Of course, it's with some trepidation that we undertake this as we know that the relationship between our two countries is somewhat tenuous. We know very well about Russia's human rights abuses. We know about the poor respect for the rule of law. We've heard extensive stories about the corruption. The reality, though, is that Russia has now become a full-fledged member of the World Trade Organization, and to avoid putting the U.S. at a disadvantage, we need to move forward and grant permanent normalized trade relations.

I'll say this: that the best thing we can do as a country from a foreign policy standpoint with our relationship with Russia is to move forward with normalizing trade relations with Russia. If you want to see political reforms in Russia, if you want to clean up the corruption, if you want to see the rule of law flourish in Russia, our commercial relationship with Russia is critical because it will help build a strong, vibrant middle class in Russia, which will help bring about political reforms there and help overall in the world of security. At the same time, it's a win-win because this grants the United States' businesses and farmers access to a market which will help create good-paying, high-paying jobs here in the U.S.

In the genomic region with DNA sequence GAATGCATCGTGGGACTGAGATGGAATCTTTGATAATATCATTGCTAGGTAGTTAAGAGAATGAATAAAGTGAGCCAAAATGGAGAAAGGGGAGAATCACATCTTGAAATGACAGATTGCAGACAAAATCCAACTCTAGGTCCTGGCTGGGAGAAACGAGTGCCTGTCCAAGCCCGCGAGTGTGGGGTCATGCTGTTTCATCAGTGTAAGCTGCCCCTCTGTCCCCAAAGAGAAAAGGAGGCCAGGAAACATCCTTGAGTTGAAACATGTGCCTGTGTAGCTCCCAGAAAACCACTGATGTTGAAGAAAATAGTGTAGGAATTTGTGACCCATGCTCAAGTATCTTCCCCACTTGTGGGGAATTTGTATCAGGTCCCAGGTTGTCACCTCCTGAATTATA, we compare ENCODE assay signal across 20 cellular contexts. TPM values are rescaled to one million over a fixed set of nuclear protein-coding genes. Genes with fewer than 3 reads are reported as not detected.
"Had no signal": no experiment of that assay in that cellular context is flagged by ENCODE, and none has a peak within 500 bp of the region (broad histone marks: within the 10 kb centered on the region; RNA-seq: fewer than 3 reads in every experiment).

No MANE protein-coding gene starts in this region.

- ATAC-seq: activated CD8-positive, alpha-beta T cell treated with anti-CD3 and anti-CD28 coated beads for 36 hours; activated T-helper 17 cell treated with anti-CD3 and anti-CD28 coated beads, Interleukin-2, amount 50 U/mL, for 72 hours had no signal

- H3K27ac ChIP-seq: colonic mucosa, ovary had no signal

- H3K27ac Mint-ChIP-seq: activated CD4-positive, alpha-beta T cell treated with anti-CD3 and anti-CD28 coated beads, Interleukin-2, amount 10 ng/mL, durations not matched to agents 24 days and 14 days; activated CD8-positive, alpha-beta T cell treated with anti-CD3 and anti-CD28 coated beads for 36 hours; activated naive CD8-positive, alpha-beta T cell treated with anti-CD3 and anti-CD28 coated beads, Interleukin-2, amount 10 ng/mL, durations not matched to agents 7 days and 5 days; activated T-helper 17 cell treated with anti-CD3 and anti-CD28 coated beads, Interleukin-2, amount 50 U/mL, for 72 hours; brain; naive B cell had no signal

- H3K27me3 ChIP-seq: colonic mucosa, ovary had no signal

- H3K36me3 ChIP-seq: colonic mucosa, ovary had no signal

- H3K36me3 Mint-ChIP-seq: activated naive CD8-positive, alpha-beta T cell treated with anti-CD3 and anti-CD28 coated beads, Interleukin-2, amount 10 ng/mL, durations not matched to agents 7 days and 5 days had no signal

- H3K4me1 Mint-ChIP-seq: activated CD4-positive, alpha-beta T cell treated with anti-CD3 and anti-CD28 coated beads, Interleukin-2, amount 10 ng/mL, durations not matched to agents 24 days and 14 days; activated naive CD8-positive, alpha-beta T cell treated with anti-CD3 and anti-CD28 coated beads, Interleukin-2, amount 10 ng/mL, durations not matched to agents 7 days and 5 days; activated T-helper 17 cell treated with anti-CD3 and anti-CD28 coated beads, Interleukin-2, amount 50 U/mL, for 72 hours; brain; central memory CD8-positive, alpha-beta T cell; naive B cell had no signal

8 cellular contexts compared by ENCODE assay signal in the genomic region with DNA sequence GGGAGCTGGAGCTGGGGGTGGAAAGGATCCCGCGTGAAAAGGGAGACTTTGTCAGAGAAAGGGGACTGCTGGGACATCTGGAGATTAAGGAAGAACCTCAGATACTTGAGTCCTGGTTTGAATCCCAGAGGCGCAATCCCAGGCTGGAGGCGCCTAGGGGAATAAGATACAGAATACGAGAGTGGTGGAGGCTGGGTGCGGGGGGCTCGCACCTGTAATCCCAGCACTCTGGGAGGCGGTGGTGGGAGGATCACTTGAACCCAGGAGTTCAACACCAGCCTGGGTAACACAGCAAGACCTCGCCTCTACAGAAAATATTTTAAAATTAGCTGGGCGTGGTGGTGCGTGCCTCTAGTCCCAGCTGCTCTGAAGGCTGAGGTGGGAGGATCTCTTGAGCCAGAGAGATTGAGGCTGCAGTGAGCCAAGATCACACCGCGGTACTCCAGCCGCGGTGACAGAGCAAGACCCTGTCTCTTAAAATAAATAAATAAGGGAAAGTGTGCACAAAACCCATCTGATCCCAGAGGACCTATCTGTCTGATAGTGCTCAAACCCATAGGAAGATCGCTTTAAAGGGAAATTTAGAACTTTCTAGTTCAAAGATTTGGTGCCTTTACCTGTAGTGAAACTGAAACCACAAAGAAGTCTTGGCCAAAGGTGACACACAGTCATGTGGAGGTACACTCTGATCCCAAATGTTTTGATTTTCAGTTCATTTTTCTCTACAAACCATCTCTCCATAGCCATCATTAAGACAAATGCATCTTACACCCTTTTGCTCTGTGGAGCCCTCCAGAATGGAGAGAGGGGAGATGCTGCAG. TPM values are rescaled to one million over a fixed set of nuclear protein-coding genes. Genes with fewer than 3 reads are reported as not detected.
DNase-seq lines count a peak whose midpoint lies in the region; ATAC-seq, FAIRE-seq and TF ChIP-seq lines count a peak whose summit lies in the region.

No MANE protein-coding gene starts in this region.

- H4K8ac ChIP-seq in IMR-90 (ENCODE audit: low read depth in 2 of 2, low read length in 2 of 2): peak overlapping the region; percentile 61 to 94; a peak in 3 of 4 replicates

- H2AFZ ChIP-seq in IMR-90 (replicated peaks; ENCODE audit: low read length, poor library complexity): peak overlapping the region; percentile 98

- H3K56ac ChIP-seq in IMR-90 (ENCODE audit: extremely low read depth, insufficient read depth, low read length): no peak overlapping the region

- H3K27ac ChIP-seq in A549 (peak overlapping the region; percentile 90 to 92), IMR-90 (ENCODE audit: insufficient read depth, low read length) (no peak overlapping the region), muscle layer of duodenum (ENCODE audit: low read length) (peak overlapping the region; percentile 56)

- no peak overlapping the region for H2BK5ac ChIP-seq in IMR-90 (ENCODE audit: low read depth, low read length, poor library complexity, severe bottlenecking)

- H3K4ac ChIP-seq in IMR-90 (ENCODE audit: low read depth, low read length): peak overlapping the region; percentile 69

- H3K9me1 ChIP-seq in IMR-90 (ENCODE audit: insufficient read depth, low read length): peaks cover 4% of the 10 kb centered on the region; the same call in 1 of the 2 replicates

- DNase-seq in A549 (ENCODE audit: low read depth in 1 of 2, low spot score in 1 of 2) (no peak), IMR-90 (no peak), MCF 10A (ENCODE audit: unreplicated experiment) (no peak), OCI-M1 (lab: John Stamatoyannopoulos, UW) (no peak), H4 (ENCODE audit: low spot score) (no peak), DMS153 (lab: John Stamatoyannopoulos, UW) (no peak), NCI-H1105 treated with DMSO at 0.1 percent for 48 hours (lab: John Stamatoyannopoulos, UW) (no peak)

PNTR will also make permanent the trade status the United States has extended to Russia on an annual basis for more than a decade. So we're not doing anything new. We're permanently normalizing this, which essentially grants Russia the same access to the U.S. market that all of our other trading partners enjoy.

This is nothing new or anything special for Russia. Rather, it is far more important for the United States, for our manufacturers, our service providers, our agriculture interests who are seeking open access into the Russian market.